Before I start talking about my journey, I’m sure there will be plenty of you who have read the title of this blog and thought “What is a Newborn Behavioural Observation?”. So let’s begin with a brief explanation.

The Newborn Behavioural Observation (NBO for short) is a set of shared observations, designed by the Brazelton Centre, to help practitioners and parents observe the baby’s behaviour together. Since a newborn baby’s method of communicating is their behaviour, taking time to observe and understand these signs, movements and responses, means understanding what that baby is saying, who they are, what they like and what they dislike. The NBO can be used with babies from birth to 3 months old. There are 18 items in total that can be observed on the NBO.  Each session is individual, because the practitioner and the parents will be guided by the baby, but it will typically cover:

• Capacity to habituate to light and sound (sleep protection)

• Motor tone and activity level

• Capacity for self-regulation (including crying and consoling)

• Response to stress (indices of the infant’s threshold for stimulation)

• Visual, auditory and social-interactive capacities.

So that’s a bit of background, but how did my journey to being a certified NBO practitioner begin?

At Dad Matters, we regularly see Dads/parents with newborn babies and in order to enhance our skills and help us to help the parents understand their babies better, myself, Nick and Dan were offered the chance to attend the two-day training course for the NBO.

This was initially offered in September 2020, with the training scheduled for the 4th & 5th November of that year. As you probably don’t need reminding, 2020 was an Annus Horribilis (as Her Majesty would say) for most of the world and therefore it was tentative as to whether the course could go ahead. Luckily, it was agreed that we could partake in the face-to-face training, provided certain social distancing and infection prevention measures were put in to place. So after many months of only seeing people over Zoom, we finally got together to begin our training.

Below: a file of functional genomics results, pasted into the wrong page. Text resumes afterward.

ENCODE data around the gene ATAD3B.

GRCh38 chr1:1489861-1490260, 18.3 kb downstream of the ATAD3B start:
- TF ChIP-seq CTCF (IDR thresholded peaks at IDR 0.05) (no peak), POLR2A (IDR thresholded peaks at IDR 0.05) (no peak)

We had been asked to do some pre-course reading and bring a doll with us to use during the training. Despite having a 2-year-old daughter, she was yet to get to her doll-phase, therefore myself and Buzz Lightyear (who brought Woody and Jessie along for moral support) set off in eager anticipation of what lay ahead. Day 1 was fascinating, learning all about the history of both the Brazelton Centre and the NBO itself, along with seeing how the NBO is conducted and learning about the different observations involved. We also heard some case studies and learnt a little about how to administer an NBO.

Now the eagle-eyed of you will have spotted the dates of the training course and will remember the announcement made around lunch time on the 4th November, that the UK was to go back in to lockdown as of midnight that night! Annus Horribilis indeed! Thankfully, due to the strict measures the organisers already had in place, we were granted a stay of execution, so myself and Barry the Sloth (Buzz was needed for an emergency in the Gamma Quadrant of deep space) and Nick and Dan (along with their dolls Donald and Sheila) were able to reconvene the following day and continue with the training. Phew!

Day 2 consisted of learning more about how to administer the NBO, along with how to record and report our findings. We were also shown the NBO in action, albeit with the trainer and a doll as opposed to a family and actual baby, and given the opportunity to perform some of the observations on our own dolls. We then had to complete a full NBO, along with the relevant reporting, on our dolls, in small groups. This really helped us to grasp how we both observe the babies and how we report this accordingly.